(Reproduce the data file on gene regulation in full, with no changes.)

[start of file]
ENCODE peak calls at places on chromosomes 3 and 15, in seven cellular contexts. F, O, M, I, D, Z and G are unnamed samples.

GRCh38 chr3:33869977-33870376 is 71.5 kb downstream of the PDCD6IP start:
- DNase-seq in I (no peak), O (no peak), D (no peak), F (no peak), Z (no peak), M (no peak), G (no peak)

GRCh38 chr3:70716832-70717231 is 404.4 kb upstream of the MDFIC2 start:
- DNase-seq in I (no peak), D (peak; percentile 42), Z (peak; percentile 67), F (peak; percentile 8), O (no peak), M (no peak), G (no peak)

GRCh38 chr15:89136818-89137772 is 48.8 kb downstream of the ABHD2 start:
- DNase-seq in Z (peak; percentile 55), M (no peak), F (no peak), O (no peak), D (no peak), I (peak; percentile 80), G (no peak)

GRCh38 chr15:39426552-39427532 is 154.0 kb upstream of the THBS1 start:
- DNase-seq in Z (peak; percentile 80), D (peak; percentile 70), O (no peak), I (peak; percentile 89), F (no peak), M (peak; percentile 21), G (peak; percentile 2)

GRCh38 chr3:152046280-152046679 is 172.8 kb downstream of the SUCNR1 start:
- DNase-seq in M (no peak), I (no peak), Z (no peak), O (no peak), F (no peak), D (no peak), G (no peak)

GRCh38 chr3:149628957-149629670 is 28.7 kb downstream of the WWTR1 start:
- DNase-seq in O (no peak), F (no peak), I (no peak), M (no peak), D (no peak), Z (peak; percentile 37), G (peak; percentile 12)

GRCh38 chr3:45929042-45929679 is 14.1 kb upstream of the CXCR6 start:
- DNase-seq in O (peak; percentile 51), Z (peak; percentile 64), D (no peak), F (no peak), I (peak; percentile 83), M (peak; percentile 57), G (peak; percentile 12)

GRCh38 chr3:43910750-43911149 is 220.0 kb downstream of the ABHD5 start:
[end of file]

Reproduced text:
ENCODE peak calls at places on chromosomes 3 and 15, in seven cellular contexts. F, O, M, I, D, Z and G are unnamed samples.

GRCh38 chr3:33869977-33870376 is 71.5 kb downstream of the PDCD6IP start:
- DNase-seq in I (no peak), O (no peak), D (no peak), F (no peak), Z (no peak), M (no peak), G (no peak)

GRCh38 chr3:70716832-70717231 is 404.4 kb upstream of the MDFIC2 start:
- DNase-seq in I (no peak), D (peak; percentile 42), Z (peak; percentile 67), F (peak; percentile 8), O (no peak), M (no peak), G (no peak)

GRCh38 chr15:89136818-89137772 is 48.8 kb downstream of the ABHD2 start:
- DNase-seq in Z (peak; percentile 55), M (no peak), F (no peak), O (no peak), D (no peak), I (peak; percentile 80), G (no peak)

GRCh38 chr15:39426552-39427532 is 154.0 kb upstream of the THBS1 start:
- DNase-seq in Z (peak; percentile 80), D (peak; percentile 70), O (no peak), I (peak; percentile 89), F (no peak), M (peak; percentile 21), G (peak; percentile 2)

GRCh38 chr3:152046280-152046679 is 172.8 kb downstream of the SUCNR1 start:
- DNase-seq in M (no peak), I (no peak), Z (no peak), O (no peak), F (no peak), D (no peak), G (no peak)

GRCh38 chr3:149628957-149629670 is 28.7 kb downstream of the WWTR1 start:
- DNase-seq in O (no peak), F (no peak), I (no peak), M (no peak), D (no peak), Z (peak; percentile 37), G (peak; percentile 12)

GRCh38 chr3:45929042-45929679 is 14.1 kb upstream of the CXCR6 start:
- DNase-seq in O (peak; percentile 51), Z (peak; percentile 64), D (no peak), F (no peak), I (peak; percentile 83), M (peak; percentile 57), G (peak; percentile 12)

GRCh38 chr3:43910750-43911149 is 220.0 kb downstream of the ABHD5 start: